as far as I can tell it's just about letting the universe know what you want and working toward it while letting go of how it comes to pass. Your job is not to figure out how it's going to happen for you but to open the door in your head and when the door opens in real life, just walk through it...
Take a chance on faith. Not religion, but faith. Not hope, but faith. I don't believe in hope. Hope is a beggar. Hope walks through the fire and Faith leaps over it." -Jim Carrey
This is so interesting to me. Part of the conversation I had with my Naturopath today was about how I wish I knew more about various aspects of this surgery. I was sort of frantic about it and then she said, "You want to control as much as you can about this surgery." She said this with a little smirk on her face. The smirk said, "but you know you can't control this surgery, right?"
This surgery was not part of my plan. It was not part of what I asked the Universe for. But a few years ago, I dared to ask the Universe to let me be a triathlete and that came to pass. And then, I dared to ask the Universe to let me be fit enough to actually get better and faster at triathlons and that came to pass. And then, I dared to ask the Universe to let me make this whole fitness/ athlete/ lifter/ tri-training thing an integral part of me and that started to come to pass -- and then the Universe threw this wall up at me. But it's not my job to worry about how it comes to pass. The Universe threw a wall up and now the Universe has presented a way through the wall. It is not a way I would have chosen myself but, again, that's not my job. My only job is to have Faith and Courage and Love.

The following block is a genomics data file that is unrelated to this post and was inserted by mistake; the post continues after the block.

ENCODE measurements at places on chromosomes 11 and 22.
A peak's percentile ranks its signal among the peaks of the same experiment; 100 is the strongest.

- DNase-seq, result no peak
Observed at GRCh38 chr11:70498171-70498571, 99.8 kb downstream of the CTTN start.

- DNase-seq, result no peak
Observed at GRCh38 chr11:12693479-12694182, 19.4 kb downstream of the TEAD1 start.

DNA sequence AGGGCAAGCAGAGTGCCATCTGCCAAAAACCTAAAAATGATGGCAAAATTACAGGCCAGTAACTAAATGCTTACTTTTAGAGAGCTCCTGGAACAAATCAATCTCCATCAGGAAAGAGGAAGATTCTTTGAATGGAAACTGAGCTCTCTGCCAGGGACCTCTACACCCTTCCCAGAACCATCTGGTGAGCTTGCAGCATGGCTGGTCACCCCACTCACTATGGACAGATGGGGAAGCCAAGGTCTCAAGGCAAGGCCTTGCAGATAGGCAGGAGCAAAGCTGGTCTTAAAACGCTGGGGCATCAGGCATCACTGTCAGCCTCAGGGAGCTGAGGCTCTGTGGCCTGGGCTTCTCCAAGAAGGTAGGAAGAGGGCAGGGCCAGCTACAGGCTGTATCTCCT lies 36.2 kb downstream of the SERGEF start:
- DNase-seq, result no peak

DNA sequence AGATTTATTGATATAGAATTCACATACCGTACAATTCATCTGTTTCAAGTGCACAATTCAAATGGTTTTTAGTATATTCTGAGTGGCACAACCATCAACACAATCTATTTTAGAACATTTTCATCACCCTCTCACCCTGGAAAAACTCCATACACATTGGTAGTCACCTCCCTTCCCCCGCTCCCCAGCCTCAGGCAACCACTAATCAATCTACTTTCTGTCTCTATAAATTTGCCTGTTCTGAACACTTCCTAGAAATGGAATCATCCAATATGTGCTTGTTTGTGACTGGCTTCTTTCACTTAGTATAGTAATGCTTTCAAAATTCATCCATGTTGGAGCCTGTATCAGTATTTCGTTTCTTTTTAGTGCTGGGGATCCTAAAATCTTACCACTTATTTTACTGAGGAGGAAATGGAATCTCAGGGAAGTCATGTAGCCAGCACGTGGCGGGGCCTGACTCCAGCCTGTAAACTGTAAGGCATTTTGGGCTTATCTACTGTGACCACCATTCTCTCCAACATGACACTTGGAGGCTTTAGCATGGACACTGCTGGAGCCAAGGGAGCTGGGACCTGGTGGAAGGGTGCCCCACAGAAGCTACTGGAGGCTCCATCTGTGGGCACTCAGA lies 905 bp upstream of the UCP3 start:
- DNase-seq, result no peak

I adore what Carrey says here about the difference between Hope and Faith. I understand how "Hope" seems weaker. "I hope things work out" is a much weaker statement than "I have faith that things will work out." The difference in the two words is the amount of effort involved in each. It is easy to hope for things. I hope it doesn't rain tomorrow. I hope my daughter learns to ride her bicycle without training wheels this summer. These sentiments seem a little lackadaisical -- as if, well, I mean, I hope it'll happen but I'm not really invested in whether it does or not. To say "I have faith..." implies that there is work being done, there is an investment of self into this outcome. "I have faith that my daughter will learn to ride her bicycle without training wheels this summer" implies that I'm willing to do something about it and that I believe truly it will happen.
"Hope walks through the fire and Faith leaps over it." This is now my mantra. "Faith leaps over the fire." I will not drudge myself through this surgery using the weak feeling of hope. I will have faith that everything is going to be just fine and that this is the Universe's strange way of making what I dared to ask it for come to pass.
For my teammates, my coaches, my cheerleaders, my fans: Have you dared to ask the Universe for what you want? Are you prepared to let go of how whatever you want comes to pass? Are you prepared to accept the little bumps and twists and turns while still remaining on the path? Go ahead. Disturb the Universe. Have faith.
And, in the meantime...
Cook and eat with love.
Vaya Con Dios & Namaste